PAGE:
Allen, B. M. (2008). All hype or real change: Has the digital revolution changed scholarly communication? Journal of Library Administration, 48(1), 59-68.
Covers current (2008) trends in acquisitions and new publishing models, and strategies to create an open environment of sharing research results.
Alonso, C. J., Davidson, C.N., Unsworth, J.M., Wilthey, L. (2003). Crises and opportunities: The futures of scholarly publishing. New York: American Council of Learned Societies
This was a panel session at the ACLS Annual Meeting, May, 2003.  Though now seven years old, it is still worthwhile background reading.  In separate segments, the four panelists discuss the causes and offer many possible approaches and responses to the "crisis" of scholarly publishing by university presses, which particularly affects the humanities.
Bonn, M. (2010). Free exchange of ideas. College & Research Libraries News, 71(8), 436-439.
Features current initiatives, mostly by university presses, to find an economically sustainable way to publish open access monographs.
Coonin, B., & Younce, L. M. (2010). Publishing in open access education journals: The authors' perspectives. Behavioral & Social Sciences Librarian, 29(2), 118-132.
Quantitative survey of 309 authors from open access journals that explores their reasons for publishing in that venue.
Correia, A. M. R., & Teixeira, J. C. (2005). Reforming scholarly publishing and knowledge communication: From the advent of the scholarly journal to the challenges of open access. Information Services & Use, 25(1), 13-21.
Exploration of how "self-archiving" affects scholarly communication.
Hahn, K. L. (2008)  Research library publishing services: New options for university publishing and new roles for libraries. ARL: A Bimonthly Report on Research Library Issues & Actions, (258), 6-9.
Provides an overview of emerging research library publishing services, based on the results of an ARL report survey.  Key findings are bulleted.
Howard, J.  "Humanities Journals Confront Identity Crisis"  Chronicle of Higher Education 55, no. 29: A1-A10.
Journal editors appreciate that individual articles reach a wider audience, but lament the invisibility of the journal as a whole, fewer submissions from senior scholars, and the trend toward edited collections rather than journals for article length work.
Johnston, W. (2007). The library as an agent for transforming scholarly communications. IATUL Annual Conference Proceedings, 17, 1-7.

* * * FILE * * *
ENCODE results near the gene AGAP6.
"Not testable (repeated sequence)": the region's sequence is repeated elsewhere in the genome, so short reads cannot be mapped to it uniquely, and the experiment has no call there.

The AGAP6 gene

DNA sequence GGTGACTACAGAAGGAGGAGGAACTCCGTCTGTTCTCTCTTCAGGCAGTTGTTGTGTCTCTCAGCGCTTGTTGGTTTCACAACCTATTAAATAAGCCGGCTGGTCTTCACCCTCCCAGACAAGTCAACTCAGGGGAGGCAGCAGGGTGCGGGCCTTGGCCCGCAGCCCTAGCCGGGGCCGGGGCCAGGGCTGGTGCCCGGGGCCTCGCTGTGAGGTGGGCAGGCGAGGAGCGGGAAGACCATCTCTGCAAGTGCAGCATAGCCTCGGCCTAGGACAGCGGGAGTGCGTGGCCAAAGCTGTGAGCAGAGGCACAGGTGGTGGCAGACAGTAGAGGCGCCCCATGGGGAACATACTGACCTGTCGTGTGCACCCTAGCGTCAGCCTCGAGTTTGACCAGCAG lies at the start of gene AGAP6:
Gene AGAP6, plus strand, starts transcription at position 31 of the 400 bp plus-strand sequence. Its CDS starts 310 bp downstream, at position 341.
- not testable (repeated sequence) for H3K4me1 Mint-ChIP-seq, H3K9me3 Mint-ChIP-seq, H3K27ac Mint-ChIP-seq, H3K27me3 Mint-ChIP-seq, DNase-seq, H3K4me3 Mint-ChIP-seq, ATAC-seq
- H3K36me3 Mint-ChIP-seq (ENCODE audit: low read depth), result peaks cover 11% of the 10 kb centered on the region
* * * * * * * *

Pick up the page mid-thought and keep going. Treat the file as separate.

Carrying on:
Survey that explores who publishes in open access journals, authors' access to journal literature, general publication trends, and authors' attitudes toward OA journals.
Mabe, M. A. (2010). Scholarly Communication: A Long View. New Review of Academic Librarianship, 16132-144.
Article reviews how scholars and researchers communicate with each other.
Mercer, H., Rosenblum, B., & Emmett, A. (2007). A multifaceted approach to promote a university repository. The University of Kansas' experience. OCLC Systems & Services, 23(2), 190-203.
Case study of University of Kansas' institutional repository, KU ScholarWorks. Covers entire process from conception to assessment.
Morrow, A., & Mower, A. (2009). University scholarly knowledge inventory system: A workflow system for institutional repositories. Cataloging & Classification Quarterly, 47(3), 286-296.
Case study of U-SKIS a system that facilitates and consistent and efficient process for building and managing a repository.
Palmer, K. L., Dill, E., & Christie, C. (2009). Where there's a will there's a way?: Survey of academic librarian attitudes about open access. College & Research Libraries, 70(4), 315-335.
2006 survey that explores librarians' attitudes toward open access. Discusses connections between attitudes and funding.
Read, K. M. (2010). Collective voice for collective good: Library consortia, open access, and the future of scholarly communication. OLA Quarterly, 16(3), 23-28.
Discusses how consortia can support collection and access initiatives in times of financial constraint. Also touches on how consortia can be used to build stable repositories.
Sale, A. (2010). Advice on filling your repository. Serials, 23(3), 207-211.
Article for the new repository manager with advice and lessons from research and experience.
Scherlen, A., & Robinson, M. (2008). Open access to criminal justice scholarship: A matter of social justice. Journal of Criminal Justice Education, 19(1), 54-74.
Discussion of open access as a social justice issue.
Suber, P.  (2004, January). Promoting open access in the humanities: Electronic publication and the classics profession panel.  Presented at 135th Annual Meeting of the American Philological Association, San Francisco, CA.
Includes a concise overview of differences between the humanities and sciences that help explain why open access is gaining acceptance much faster in the latter.
Walters, T. O., & Skinner, K. (2011) New roles for new times: Digital curation for preservation. Washington, D.C.: Association of Research Libraries.
A report prepared for the Association of Research Libraries.  While this isn't specifically about open access and scholarly communication issues, it concerns the vision of the 21st century library, which is being shaped, in part, by changes in scholarly production and dissemination, and ultimately preservation.  Included is an excellent list and description of seven new roles for librarians.
Waltham, M. (2010). The future of scholarly journal publishing among social science and humanities associations. Journal of Scholarly Publishing, 41(3), 257-324.
Discusses the shift to OA models in STM fields and whether humanities journals will follow suit.

PDF version of the bibliography. | Free download of Adobe Reader.